Population data could be key to controlling a future COVID outbreak in WA

28/09/21. By Telethon Kids Institute.

Illustration by Curtin student Nina Dakin.

Perth researchers will use population data to help boost WA’s defences in the fight against COVID-19, developing modelling to build a clearer picture of how the virus could spread through high-risk populations.

Telethon Kids Institute and Curtin University Associate Professor Nick Golding and his team have been awarded a WA Future Health Research and Innovation Fund grant for the project Quantifying contact networks for COVID-19 outbreak preparedness.

The project will use detailed surveys of different population groups across WA to build a complete picture of how COVID-19 could spread within those groups and the risk of ‘spill-over’ to others. Associate Professor Golding says once that picture is complete, it could be used to predict which group the infection may spread to next.

“One of the big unknowns with this virus at the moment is around which groups of people it gets into and how quickly they spread it to one another, and that’s shaped by lots of factors – where they work, what they do during the day, the size of their households and how much contact they have with other people.”

Illustration by Nina Dakin.

“Having modelling like this would allow us to predict where the virus is likely to spread in the event of another outbreak in WA, allowing the Department of Health to hopefully contain it more quickly.”

Associate Professor Golding said the team would use many in-depth surveys to gather data about the behaviour and movements of specific groups of people, particularly those in high-risk jobs such as aged care, before using mathematical modelling to predict how an outbreak would spread in those communities.

“We will use code models to run various simulations for how the virus is most likely to spread through the population,” he says. “We’ll be providing that tool to the WA Department of Health so they can work out where to focus their efforts.”

Illustration by Nina Dakin.

Associate Professor Golding said reaching people in culturally and linguistically diverse (CALD) communities was crucial to the research.

“We know that 70 per cent of people who work as personal care attendants in aged care are from CALD communities, so they are a really important demographic in terms of how the virus could spread.”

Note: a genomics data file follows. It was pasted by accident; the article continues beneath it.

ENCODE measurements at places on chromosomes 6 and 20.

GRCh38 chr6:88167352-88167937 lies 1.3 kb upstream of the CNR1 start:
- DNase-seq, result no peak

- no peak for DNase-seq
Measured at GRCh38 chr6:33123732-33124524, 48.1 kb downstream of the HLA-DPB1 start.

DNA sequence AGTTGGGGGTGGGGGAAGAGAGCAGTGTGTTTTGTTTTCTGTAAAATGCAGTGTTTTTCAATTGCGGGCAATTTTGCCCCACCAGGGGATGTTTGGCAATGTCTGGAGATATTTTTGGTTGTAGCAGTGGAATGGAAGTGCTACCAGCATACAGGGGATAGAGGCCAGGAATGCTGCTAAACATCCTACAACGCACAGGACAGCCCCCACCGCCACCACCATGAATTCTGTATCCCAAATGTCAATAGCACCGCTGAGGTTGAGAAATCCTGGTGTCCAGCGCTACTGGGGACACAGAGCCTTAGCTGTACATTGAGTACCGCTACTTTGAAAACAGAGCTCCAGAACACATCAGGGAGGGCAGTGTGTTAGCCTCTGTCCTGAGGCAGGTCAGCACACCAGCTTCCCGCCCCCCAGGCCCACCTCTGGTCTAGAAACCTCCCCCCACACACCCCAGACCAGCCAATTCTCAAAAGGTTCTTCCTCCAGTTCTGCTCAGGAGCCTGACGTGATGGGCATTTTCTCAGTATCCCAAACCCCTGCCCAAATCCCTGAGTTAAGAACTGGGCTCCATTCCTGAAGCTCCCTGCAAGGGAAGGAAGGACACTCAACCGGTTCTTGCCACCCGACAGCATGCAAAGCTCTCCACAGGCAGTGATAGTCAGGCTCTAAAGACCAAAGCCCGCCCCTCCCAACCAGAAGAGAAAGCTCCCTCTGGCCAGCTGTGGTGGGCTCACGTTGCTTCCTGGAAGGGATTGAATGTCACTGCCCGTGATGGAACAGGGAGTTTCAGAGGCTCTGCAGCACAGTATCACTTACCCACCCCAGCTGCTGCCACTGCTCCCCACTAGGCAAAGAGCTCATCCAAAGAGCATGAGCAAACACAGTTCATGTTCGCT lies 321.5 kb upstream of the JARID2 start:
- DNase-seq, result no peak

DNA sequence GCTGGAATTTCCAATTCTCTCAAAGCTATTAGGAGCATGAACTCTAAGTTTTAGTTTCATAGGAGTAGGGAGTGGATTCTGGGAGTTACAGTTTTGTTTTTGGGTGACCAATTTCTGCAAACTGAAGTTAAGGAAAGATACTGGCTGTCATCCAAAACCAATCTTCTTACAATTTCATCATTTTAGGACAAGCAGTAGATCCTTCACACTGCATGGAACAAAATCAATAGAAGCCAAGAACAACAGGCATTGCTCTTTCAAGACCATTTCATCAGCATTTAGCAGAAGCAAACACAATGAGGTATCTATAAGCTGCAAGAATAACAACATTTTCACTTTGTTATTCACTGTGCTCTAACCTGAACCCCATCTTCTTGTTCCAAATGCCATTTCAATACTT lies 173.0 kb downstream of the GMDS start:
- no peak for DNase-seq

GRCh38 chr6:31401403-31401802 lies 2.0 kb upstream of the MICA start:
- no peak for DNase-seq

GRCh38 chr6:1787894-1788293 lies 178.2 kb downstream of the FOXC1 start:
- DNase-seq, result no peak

The information gathered through the project will be provided in real-time updates to the WA Department of Health to help bolster its contact tracing arsenal.

This article was originally published here by Telethon Kids Institute on Thursday 4 February 2021, and has been republished with permission from the Telethon Kids Institute.

All original illustrations by Curtin student Nina Dakin (Bachelor of Design, Animation and Game Design). Explore more of her art here.

Associate Professor Nick Golding, Curtin School of Population Health

Associate Professor Nick Golding, Curtin School of Population Health

Nick Golding is an infectious disease modeller with a focus on globally important pathogens. He is a member of the Australian national modelling team, advising state and national governments on their response to COVID-19 throughout the pandemic.

Recently, Nick contributed research toward the Doherty Institute’s Modelling Report for National Cabinet concerning the pandemic. This used modelling of COVID-19 infections (including the Delta variant) and vaccinations to define the vaccine target level for Phase B of the Federal Government’s national plan.

“This research addresses a key question in modelling of COVID-19: how will the virus spread between people of different ages, and in different communities and types of places?

“Understanding how often people come into contact with each other is especially important when we think about the equity aspects of reopening Australia, which is a major focus of the second phase of our work to inform the national plan for reopening. If we can understand how the virus will spread in underprivileged communities, overcrowded households and different types of workplaces, we can pre-empt where COVID-19 will hit the hardest and tailor our public health response to support those people.”


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